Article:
Microsoft's latest package manager is included in Windows 10 and 11. However, if you want to use winget on Windows Server or try a preview version, you will need to install it manually. In prerelease versions, you can enable experimental features.

winget is a package manager similar to Chocolatey or Linux-apt, which can install programs from a repository, as well as update and remove them. The command-line tool is included in Windows 10 and 11, albeit currently only in version 1.4.x.

Since then, there have been significant developments in winget, and the latest release is currently 1.6.1573. This preview version offers some experimental features that you can try out and use to a certain extent.

winget as part of App Installer

To do this, you need to download the desired release of App Installer, which includes the corresponding preview of winget. From the list of files offered on GitHub, select the ones with the file extension msixbundle. You can start the installation by double-clicking them in Explorer.

If App Installer is already present on a system you can start an update by double clicking it in Explorer

If App Installer is already present on a system you can start an update by double clicking it in Explorer

Alternatively, you can execute the following command in PowerShell:

Add-AppxPackage -Path .\\Microsoft.DesktopAppInstaller\_8wekyb3d8bbwe.msixbundle

After that, running the following should confirm a successful update:

winget -v
Installing a winget preview on Windows 11

Installing a winget preview on Windows 11

Install winget on Windows Server

Officially, Microsoft does not support winget on Windows Server, but it can still be installed there (except on Server Core). However, dependencies need to be resolved first because VCLibs 14 and UI.Xaml.2.7 are required as prerequisites.

Otherwise, you will encounter this error message:

Windows cannot install package Microsoft.WindowsStore_22210.1401.13.0_x64__8wekyb3d8bbwe because this package depends on a framework that could not be found. Provide the framework "Microsoft.UI.Xaml.2.7" published by "CN=Microsoft Corporation, O=Microsoft Corporation, L=Redmond, S=Washington, C=US", with neutral or x64 processor architecture and minimum version 7.2109.13004.0, along with this package to install.

To download Microsoft.UI.Xaml 2.7.3, you can obtain it as a NuGet package, change the file extension from .nupkg to .zip, and extract the archive. The Appx package can then be found in the following location:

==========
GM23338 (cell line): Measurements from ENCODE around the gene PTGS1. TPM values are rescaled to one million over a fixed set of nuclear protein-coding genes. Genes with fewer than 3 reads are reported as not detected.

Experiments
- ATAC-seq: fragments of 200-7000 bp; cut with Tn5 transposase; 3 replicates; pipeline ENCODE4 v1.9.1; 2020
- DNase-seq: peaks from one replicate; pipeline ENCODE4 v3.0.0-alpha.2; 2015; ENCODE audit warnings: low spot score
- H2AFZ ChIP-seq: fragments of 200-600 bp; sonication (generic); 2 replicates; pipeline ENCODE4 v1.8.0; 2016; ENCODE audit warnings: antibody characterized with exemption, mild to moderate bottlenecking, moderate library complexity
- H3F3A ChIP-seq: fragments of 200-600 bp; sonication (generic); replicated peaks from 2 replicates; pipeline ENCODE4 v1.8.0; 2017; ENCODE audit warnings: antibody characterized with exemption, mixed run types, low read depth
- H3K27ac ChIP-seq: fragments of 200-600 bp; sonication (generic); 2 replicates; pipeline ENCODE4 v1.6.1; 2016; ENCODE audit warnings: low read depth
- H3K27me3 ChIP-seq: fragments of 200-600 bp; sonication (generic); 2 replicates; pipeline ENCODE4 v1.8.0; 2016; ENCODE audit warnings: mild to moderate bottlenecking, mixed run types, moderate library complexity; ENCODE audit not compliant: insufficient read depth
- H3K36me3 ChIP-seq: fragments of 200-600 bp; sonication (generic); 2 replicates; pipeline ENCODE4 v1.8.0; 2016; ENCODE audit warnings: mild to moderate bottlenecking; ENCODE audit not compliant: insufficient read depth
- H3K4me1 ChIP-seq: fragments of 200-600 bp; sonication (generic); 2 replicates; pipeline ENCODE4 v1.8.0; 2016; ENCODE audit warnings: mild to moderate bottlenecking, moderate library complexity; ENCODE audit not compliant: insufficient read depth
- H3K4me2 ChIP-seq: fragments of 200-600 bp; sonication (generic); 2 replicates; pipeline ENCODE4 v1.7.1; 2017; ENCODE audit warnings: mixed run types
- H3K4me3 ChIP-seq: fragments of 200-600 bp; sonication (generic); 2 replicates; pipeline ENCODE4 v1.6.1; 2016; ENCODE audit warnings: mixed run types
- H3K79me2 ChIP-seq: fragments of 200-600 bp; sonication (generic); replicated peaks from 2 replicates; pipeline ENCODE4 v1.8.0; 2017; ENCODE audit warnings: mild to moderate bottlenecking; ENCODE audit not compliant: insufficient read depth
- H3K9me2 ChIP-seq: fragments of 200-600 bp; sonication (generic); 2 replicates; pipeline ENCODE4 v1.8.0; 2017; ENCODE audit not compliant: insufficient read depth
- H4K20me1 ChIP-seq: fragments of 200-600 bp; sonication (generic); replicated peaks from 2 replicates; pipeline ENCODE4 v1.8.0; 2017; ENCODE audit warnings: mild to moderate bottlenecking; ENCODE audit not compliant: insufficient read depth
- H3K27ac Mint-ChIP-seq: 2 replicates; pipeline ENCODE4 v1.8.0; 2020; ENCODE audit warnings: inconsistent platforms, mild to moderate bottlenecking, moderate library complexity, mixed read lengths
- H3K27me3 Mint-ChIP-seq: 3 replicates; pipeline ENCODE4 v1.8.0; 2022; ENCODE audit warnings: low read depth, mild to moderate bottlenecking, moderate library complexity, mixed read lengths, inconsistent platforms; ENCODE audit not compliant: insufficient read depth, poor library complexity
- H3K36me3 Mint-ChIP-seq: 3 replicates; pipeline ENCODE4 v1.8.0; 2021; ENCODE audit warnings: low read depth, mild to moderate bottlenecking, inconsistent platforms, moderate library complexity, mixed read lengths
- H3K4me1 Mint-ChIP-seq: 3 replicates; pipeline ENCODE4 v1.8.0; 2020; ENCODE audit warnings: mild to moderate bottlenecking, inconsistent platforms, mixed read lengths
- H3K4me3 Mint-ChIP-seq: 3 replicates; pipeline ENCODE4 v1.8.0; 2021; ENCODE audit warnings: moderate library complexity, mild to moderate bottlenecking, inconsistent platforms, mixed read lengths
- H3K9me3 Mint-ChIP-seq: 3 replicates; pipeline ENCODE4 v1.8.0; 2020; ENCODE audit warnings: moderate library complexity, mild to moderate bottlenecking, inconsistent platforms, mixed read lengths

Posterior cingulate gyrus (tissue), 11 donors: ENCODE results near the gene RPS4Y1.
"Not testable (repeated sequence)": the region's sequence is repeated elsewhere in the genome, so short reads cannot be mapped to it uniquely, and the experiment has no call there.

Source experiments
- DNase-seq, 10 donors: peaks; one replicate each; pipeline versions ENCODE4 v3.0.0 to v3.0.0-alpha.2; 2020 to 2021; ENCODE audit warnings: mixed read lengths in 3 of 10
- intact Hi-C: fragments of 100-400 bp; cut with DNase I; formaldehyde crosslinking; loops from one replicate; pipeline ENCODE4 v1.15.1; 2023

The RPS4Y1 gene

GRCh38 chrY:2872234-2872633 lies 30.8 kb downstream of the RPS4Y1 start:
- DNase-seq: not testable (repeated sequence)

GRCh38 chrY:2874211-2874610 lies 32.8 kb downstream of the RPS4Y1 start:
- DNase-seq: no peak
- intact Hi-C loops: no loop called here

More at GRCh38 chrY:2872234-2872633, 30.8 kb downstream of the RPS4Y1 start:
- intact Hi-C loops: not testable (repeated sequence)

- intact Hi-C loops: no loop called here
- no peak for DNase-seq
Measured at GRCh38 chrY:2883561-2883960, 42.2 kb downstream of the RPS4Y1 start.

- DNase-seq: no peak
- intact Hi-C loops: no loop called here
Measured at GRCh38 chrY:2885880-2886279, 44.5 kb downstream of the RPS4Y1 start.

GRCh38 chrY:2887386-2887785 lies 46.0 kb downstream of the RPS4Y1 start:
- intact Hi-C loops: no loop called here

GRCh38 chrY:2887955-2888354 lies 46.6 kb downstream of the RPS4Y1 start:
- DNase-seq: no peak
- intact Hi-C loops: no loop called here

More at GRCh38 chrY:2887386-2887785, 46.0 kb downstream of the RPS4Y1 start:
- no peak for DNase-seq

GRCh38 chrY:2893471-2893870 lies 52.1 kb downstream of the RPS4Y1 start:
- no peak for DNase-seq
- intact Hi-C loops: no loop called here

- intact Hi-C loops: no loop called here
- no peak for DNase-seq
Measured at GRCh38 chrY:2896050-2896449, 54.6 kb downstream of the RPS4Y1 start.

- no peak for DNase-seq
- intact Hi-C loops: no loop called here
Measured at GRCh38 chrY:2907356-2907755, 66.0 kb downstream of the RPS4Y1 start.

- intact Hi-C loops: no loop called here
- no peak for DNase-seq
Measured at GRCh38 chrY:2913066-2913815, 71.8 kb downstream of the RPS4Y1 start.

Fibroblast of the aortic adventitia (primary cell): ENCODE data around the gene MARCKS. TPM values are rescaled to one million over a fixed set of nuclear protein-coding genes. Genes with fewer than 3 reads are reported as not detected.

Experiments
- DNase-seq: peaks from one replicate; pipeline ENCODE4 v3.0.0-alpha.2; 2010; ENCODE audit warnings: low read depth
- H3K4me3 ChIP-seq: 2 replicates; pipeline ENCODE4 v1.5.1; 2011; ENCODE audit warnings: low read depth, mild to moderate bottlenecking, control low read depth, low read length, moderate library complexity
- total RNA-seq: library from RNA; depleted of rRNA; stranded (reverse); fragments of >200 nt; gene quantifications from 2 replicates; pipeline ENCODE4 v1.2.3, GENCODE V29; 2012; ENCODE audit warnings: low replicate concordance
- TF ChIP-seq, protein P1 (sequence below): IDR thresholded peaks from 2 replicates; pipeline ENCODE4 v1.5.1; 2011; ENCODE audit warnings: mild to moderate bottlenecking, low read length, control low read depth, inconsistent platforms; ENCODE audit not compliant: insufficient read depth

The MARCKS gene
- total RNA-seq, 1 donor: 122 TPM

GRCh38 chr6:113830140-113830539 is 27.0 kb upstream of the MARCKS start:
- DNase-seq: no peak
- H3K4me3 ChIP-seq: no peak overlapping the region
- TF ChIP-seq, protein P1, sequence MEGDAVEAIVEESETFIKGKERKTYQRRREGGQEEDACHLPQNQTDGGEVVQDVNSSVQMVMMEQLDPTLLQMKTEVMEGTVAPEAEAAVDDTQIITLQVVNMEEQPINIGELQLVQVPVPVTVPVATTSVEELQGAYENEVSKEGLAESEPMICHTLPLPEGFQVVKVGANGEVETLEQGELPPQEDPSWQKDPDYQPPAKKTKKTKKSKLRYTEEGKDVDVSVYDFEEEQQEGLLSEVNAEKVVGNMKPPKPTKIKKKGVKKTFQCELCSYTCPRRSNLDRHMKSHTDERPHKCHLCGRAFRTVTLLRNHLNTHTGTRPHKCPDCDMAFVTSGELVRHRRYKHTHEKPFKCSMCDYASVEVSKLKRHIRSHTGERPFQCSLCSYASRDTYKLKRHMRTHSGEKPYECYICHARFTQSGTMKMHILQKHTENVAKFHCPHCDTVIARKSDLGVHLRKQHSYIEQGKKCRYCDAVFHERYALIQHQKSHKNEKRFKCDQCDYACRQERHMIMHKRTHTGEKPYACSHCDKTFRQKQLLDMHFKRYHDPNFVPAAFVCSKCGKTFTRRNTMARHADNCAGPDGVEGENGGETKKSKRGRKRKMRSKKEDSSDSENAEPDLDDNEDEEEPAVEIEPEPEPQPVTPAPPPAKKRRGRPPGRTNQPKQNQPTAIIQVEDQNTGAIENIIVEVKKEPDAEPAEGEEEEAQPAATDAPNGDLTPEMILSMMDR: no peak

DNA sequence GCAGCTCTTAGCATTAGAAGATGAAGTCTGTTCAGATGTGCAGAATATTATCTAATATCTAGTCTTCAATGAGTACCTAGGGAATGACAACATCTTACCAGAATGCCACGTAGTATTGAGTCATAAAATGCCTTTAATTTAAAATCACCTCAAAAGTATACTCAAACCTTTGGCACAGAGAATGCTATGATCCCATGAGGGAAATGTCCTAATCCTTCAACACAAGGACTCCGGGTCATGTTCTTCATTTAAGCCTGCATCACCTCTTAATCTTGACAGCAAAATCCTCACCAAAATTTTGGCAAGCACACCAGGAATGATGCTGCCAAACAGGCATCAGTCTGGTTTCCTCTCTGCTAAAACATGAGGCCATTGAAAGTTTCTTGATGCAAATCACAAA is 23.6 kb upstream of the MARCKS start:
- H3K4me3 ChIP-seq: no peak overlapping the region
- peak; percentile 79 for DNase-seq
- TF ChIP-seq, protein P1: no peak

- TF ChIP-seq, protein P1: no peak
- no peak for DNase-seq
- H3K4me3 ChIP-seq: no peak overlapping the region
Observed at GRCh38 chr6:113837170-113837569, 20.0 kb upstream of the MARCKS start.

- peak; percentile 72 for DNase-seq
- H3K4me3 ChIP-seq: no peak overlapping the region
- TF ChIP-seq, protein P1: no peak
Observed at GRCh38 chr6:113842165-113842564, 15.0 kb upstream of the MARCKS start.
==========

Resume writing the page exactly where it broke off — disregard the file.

Install it using the following command:

Add-AppxPackage -Path .\tools\AppX\x64\Release\Microsoft.UI.Xaml.2.7.appx

You can find the Visual C++ runtime library for all supported architectures on this page. After downloading it, install it as follows:

Add-AppxPackage -Path .\Microsoft.VCLibs.x64.14.00.Desktop.appx
Installing winget on Windows Server 2022

Installing winget on Windows Server 2022

Finally, as described above, add the App Installer:

Add-AppxPackage Microsoft.DesktopAppInstaller\_8wekyb3d8bbwe.msixbundle

Enable experimental features

In the current version, winget offers several features that are in an experimental state. These include configuration management based on PowerShell DSC, installing optional Windows features when an application depends on them, or freezing an app to a specific version ("PIN").

Some of these features need to be explicitly enabled by adding an entry to the JSON configuration file. To do so, run the following command:

winget settings

This opens the settings in an editor. By default, the file contains only the schema declaration and some commented lines. You can insert the following block, for example:

"experimentalFeatures": {
"dependencies": true,
"directMSI": true,
"configuration": true,
"windowsFeature": true,
Enabling experimental features through JSON configuration

Enabling experimental features through JSON configuration

Since editing the JSON format can be tricky, it is important to validate the results to avoid invalid configuration. In PowerShell 7.x, you can do so with the following command:

Test-Json -Json (Get-Content -raw $env:LOCALAPPDATA\Packages\Microsoft.DesktopAppInstaller_8wekyb3d8bbwe\LocalState\settings.json)

Afterward, the new commands, such as configure, should be available in winget. You can verify this by using the following command:

winget features


While winget is included in the current versions of Windows 10 and 11, the operating systems ship with an older stable release. If you want to try out newer features in the previews, you need a corresponding version of the App Installer.

On client systems, you can easily install it through Explorer. However, on Windows Server, you need to set up two libraries before adding the App Installer using PowerShell.

If you want to use experimental features, you may need to unlock them by adding an entry to the JSON configuration file in some cases.

1 Comment
  1. Aaron 2 months ago

    I use it mostly for the Windows Store apps; –source msstore.
    # winget.exe show $app | findstr Publisher

    $WinStoreApps = @(“IrfanView64″,”Okular”,”AV1 Video Extension”)
    function InstallWinApps()
    foreach ($App in $WinStoreApps)
    winget.exe install $app –source msstore –disable-interactivity –accept-package-agreements –accept-source-agreements

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